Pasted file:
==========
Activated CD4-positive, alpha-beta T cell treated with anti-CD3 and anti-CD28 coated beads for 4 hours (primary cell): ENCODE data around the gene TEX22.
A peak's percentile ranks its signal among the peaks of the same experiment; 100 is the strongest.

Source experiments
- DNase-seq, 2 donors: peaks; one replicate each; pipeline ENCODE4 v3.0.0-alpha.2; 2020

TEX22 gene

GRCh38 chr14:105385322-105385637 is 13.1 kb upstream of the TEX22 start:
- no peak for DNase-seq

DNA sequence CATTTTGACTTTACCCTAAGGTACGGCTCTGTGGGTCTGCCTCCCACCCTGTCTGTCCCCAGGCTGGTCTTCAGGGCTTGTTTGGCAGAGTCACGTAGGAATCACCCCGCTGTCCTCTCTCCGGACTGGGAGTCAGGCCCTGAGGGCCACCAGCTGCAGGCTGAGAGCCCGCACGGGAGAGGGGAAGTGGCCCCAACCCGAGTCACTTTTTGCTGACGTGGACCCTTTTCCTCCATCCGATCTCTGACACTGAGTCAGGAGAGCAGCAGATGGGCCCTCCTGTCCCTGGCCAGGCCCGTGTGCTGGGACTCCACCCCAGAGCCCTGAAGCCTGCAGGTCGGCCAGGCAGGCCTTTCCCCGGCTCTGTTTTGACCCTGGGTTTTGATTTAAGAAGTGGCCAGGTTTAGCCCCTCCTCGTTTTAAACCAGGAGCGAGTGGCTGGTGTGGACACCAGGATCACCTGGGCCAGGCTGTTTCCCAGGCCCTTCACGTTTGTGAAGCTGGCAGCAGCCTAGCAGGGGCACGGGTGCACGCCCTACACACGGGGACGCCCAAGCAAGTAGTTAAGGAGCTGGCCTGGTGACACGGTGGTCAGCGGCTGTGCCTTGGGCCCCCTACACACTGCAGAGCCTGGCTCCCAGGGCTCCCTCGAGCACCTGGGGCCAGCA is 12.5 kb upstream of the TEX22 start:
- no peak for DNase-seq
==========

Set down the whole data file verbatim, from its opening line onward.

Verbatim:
Activated CD4-positive, alpha-beta T cell treated with anti-CD3 and anti-CD28 coated beads for 4 hours (primary cell): ENCODE data around the gene TEX22.
A peak's percentile ranks its signal among the peaks of the same experiment; 100 is the strongest.

Source experiments
- DNase-seq, 2 donors: peaks; one replicate each; pipeline ENCODE4 v3.0.0-alpha.2; 2020

TEX22 gene

GRCh38 chr14:105385322-105385637 is 13.1 kb upstream of the TEX22 start:
- no peak for DNase-seq

DNA sequence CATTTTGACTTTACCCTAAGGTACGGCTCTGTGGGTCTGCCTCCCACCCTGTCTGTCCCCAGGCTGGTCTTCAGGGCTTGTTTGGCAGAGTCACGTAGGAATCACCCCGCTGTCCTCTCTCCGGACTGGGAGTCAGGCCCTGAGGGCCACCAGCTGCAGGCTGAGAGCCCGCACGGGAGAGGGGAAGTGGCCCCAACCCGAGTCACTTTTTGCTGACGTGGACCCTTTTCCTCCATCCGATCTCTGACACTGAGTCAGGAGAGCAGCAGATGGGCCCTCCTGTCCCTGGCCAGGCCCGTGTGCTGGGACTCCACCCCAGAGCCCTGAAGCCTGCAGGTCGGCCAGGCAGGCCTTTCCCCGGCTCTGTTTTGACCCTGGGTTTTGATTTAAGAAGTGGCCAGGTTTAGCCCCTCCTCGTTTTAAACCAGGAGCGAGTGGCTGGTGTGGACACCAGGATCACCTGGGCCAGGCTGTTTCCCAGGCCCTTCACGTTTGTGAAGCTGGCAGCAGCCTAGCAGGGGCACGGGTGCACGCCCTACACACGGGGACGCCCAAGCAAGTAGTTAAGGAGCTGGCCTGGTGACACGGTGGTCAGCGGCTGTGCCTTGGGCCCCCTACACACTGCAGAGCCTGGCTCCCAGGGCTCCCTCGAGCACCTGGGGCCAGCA is 12.5 kb upstream of the TEX22 start:
- no peak for DNase-seq